How do you put an underquilt on a hammock?
In order to set up an underquilt on a hammock, you just need to follow the underquilt manual. These are some things you should also pay attention to:
- Lay your underquilt on the hammock to prevent it from getting dirty or wet.
- Follow the proper direction – put the narrow end towards the direction of the feet and the wide end towards the head direction.
- Adjust the suspension of your quilt so that there are no air gaps. The quilt should stay full and it shouldn’t flatten.
If you’ve heard about ENO underquilts and a DoubleNest hammock and you would like to know if the ENO DoubleNest is too big for one person, makes sure to check our blog.
What do you need for hammock camping?
Apart from an underquilt or a sleeping pad, what else do you need for hammock camping? We’ve comprised a list of the equipment you might need. Also read here if you can put a hammock in a tent and where to put your pack when hammock camping.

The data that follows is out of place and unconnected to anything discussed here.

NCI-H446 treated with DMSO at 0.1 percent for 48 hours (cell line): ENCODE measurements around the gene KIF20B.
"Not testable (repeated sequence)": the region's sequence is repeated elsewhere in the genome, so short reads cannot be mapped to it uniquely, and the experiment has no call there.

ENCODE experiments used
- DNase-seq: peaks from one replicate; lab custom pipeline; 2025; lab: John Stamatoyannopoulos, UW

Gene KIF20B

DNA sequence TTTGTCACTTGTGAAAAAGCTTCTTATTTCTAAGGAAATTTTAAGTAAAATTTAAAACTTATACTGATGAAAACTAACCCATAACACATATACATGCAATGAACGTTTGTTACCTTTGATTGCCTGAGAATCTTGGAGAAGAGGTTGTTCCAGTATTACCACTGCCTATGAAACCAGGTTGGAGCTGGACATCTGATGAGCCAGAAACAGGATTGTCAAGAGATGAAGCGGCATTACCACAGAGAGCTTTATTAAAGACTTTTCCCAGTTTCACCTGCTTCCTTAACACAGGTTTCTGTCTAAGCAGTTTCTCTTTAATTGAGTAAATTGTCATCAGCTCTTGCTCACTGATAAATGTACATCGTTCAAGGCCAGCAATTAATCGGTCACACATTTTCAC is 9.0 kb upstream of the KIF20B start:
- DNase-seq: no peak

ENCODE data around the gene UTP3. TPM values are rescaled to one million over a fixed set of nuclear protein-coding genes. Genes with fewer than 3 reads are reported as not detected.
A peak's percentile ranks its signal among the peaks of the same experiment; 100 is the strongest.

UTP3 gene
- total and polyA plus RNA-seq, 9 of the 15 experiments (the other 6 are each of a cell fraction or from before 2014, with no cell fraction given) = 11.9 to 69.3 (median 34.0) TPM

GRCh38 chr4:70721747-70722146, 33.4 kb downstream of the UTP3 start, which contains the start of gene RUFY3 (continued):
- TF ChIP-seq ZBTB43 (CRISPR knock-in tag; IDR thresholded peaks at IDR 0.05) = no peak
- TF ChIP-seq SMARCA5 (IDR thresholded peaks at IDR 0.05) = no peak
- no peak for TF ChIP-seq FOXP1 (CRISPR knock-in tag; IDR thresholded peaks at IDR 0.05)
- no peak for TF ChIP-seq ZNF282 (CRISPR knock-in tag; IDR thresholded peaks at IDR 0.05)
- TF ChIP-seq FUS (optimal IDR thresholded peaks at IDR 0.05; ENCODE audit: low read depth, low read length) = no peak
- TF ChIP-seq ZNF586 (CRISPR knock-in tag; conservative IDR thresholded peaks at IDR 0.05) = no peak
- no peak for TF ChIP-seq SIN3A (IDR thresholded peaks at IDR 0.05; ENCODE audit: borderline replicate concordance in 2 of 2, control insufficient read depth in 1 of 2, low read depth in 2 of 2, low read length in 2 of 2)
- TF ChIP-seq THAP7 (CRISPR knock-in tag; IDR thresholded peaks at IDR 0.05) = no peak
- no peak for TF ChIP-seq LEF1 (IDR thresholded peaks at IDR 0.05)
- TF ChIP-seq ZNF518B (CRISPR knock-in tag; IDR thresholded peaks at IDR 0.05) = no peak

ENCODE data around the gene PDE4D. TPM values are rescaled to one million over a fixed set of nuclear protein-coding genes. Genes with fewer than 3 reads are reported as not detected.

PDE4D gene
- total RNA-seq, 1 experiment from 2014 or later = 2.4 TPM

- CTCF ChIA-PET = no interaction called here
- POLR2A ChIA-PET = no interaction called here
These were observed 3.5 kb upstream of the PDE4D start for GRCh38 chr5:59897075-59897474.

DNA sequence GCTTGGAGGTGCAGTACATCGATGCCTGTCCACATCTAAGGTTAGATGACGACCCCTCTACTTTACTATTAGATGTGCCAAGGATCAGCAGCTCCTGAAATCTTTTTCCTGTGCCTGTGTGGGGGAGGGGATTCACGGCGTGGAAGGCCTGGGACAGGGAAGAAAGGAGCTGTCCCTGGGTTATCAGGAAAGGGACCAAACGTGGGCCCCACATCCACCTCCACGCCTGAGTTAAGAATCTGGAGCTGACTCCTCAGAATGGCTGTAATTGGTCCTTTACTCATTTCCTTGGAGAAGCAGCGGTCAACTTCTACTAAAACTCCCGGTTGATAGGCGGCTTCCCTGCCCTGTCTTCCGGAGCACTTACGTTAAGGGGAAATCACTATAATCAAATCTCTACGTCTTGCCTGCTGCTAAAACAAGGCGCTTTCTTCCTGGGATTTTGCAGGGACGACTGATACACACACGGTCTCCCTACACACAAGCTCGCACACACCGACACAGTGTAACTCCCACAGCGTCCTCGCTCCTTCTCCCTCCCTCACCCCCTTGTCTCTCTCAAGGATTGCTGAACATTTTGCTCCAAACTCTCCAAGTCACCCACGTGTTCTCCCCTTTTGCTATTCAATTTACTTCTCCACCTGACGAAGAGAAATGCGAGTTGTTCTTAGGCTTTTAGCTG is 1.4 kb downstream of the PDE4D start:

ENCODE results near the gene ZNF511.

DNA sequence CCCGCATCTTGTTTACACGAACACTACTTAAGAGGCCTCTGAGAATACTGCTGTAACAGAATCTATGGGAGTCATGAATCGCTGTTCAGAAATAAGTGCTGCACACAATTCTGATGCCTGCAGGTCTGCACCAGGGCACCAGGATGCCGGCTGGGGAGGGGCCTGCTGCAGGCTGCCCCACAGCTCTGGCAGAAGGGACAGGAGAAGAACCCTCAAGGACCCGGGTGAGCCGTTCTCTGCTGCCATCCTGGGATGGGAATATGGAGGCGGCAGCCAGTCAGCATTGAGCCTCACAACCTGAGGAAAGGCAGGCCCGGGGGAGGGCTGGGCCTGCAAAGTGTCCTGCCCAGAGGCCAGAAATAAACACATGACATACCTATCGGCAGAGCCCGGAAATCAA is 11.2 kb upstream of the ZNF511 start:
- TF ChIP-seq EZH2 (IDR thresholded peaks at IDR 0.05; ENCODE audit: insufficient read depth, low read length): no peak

When hammock camping you will obviously need a hammock. When buying a hammock you should consider these factors:
- Size – hammocks are usually single or double, and some people choose a double hammock because it’s comfortable even when they hang in it alone.
- Use – you should consider the purpose you will use your hammock. Weight matters when it comes to backpacking and durability is more important when it comes to camping.
- Accessories – starting with straps or a suspension system to set your hammock up, you may also need a rain tarp, a bug net, and an underquilt.
- A hammock tent – if you grow to like sleeping in a hammock, you can also consider a hammock tent that includes a hammock and all the needed accessories.
#2 Suspension system
It is vitally important that your suspension system includes wide straps that won’t cause any damage to tree bark. If you purchase a pair of tree straps separately from your hammock, make sure that it is at least 0.75 inches wide. Bare ropes and thinner straps can dig into tree bark and you should never use them. You can read our blog to find out how long hammock straps last.
#3 Rain tarp or rainfly